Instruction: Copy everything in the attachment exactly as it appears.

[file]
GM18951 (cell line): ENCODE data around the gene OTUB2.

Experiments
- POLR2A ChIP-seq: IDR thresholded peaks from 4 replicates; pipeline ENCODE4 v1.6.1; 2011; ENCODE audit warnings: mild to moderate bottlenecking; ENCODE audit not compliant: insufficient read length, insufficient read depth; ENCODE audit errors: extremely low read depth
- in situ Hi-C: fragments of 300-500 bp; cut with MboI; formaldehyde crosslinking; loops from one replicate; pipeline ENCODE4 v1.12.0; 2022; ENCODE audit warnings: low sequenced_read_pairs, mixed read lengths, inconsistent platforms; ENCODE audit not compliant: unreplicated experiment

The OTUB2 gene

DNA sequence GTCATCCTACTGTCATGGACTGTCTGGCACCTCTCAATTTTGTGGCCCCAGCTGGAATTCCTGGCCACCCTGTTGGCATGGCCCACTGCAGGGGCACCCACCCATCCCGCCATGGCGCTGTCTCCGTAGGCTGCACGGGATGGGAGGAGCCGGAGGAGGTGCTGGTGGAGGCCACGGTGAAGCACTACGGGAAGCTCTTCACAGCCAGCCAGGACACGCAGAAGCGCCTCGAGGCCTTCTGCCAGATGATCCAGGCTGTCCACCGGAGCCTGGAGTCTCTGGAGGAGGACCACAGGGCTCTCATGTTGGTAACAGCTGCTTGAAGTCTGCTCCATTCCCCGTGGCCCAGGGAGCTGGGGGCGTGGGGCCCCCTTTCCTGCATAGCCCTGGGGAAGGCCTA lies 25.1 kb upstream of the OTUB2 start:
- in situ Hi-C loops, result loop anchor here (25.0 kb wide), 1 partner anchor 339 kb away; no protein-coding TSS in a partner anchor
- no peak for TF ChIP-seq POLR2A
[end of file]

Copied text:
GM18951 (cell line): ENCODE data around the gene OTUB2.

Experiments
- POLR2A ChIP-seq: IDR thresholded peaks from 4 replicates; pipeline ENCODE4 v1.6.1; 2011; ENCODE audit warnings: mild to moderate bottlenecking; ENCODE audit not compliant: insufficient read length, insufficient read depth; ENCODE audit errors: extremely low read depth
- in situ Hi-C: fragments of 300-500 bp; cut with MboI; formaldehyde crosslinking; loops from one replicate; pipeline ENCODE4 v1.12.0; 2022; ENCODE audit warnings: low sequenced_read_pairs, mixed read lengths, inconsistent platforms; ENCODE audit not compliant: unreplicated experiment

The OTUB2 gene

DNA sequence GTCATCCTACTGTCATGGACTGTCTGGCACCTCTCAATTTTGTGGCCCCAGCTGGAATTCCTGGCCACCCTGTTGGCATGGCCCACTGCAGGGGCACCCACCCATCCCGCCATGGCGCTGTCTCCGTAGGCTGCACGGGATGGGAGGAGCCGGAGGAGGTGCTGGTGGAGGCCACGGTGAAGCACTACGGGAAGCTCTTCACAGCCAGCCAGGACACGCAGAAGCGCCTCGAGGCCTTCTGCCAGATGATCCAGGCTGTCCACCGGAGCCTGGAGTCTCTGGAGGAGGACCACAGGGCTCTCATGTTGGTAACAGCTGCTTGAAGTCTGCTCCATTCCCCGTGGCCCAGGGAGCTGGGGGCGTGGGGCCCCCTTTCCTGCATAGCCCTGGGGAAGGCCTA lies 25.1 kb upstream of the OTUB2 start:
- in situ Hi-C loops, result loop anchor here (25.0 kb wide), 1 partner anchor 339 kb away; no protein-coding TSS in a partner anchor
- no peak for TF ChIP-seq POLR2A